This section of our web site is dedicated to our 120+ Florida Red Tide Research Study Participants. The study participants range from 12 years of age and older that have asthma. Due to the numerous health reports we’ve received over the years of respiratory irritation during a red tide, we have specifically recruited a sensitive subpopulation in the SW Florida community (Pinellas County- St. Petersburg area, as far south to Sarasota County- Venice and Port Charlotte).
Currently, this component of the project is funded for 5 more years (until 2011). However, when the time comes, we are hoping to extend that deadline with more projects that will allow us to continue studying the impacts of human health exposure from the Florida red tide.
Be sure to visit this site often and don’t forget to share it with your family and friends. Most importantly, "Thank You" for your continued interest and dedication as a Red Tide Research Study Participant!
Throughout the study each one of you are extremely important in providing information that will:
Did you know?.... This is the first epidemiological (human health) study in history to study the human health effects of air-borne toxin exposure from the Florida red tide! You are making a difference! Thanks again for your dedication and support! top
What we do:
Field Study Photos
What should you expect during a day at the beach with us during an exposure and non-exposure (with red tide and without) field study?
Rain or shine, windy or calm, we are there waiting for you. Once you arrive, we will check you in and orient you on what to expect for the time you are with us- which is usually between 1.5- 2.0 hours. This is the time to update us on any changes with your contact information or medical information. top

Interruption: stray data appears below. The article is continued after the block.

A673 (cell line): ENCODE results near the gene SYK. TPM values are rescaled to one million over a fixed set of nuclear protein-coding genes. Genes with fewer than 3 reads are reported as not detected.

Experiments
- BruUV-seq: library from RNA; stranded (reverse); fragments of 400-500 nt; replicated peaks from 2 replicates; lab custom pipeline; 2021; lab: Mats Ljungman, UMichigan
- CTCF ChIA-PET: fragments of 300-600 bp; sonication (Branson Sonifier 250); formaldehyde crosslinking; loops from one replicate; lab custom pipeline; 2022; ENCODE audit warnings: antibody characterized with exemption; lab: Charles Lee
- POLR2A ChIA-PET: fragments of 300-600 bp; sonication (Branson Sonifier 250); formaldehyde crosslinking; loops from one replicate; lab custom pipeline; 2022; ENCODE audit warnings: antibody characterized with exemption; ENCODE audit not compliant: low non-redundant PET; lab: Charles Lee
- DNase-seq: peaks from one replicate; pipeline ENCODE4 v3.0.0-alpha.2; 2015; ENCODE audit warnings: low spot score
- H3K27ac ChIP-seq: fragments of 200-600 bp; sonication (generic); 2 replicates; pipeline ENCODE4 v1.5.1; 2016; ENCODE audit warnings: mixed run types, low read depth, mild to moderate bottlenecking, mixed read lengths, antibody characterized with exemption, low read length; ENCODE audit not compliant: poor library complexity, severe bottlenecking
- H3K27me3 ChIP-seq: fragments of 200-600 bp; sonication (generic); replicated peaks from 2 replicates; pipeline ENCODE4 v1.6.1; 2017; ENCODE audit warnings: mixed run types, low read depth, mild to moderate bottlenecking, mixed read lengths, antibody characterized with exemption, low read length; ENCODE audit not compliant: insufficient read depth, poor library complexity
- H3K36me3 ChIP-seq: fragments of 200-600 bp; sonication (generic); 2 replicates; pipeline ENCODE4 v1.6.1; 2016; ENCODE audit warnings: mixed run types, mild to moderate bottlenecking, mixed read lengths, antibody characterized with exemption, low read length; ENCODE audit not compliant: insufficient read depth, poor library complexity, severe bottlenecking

Pre-exposure symptom questions are asked first. This information will provide us with a baseline of information to compare with your medical information from the post-exposure symptom questions you answer after you return from the beach walk. top
Height and weight are measured and used to calculate your lung capacity using a spirometer.
Gently using a cotton swab, a sample of mucus from inside your nose is collected before and after you return from the beach walk. The samples are then preserved on a slide and analyzed. This is to challenge the idea of identifying a biomarker that would be used in the medical field as a test to specifically identify a health change from air-borne Florida red tide toxins. Further medical treatment could then be used to treat the symptoms. top
Pulmonary function testing is conducted using a spirometer. This commonly used medical instrument is used to measure the volume and flow rate of your air with a full exhalation. Repetitions of at least 3 tests are taken before and after the beach walk. top
Personal Air Samplers are individually worn while you walk along the beach. This instrument collects all the air particles onto a filter that is preserved and sent back to University of North Carolina Wilmington to be analyzed for brevetoxins. The instrument is attached to a belt with a tube clipped to your shirt. top
Walking the beach is always fun. Be sure to dress for the weather! Feel free to bring a book to read, a Frisbee to toss around or just come to relax and enjoy the sounds of the waves crash along the shore. Once the hour has passed you rejoin the research team to report your symptoms and provide more data. top
Check out is the last station before you leave. We collect your paperwork, update you on our next gathering, answer any of your questions, and pay you for your assistance. top
The local media has been a great supporter. With your permission they may ask you a few questions about your experience during the field study.
Check out our video here: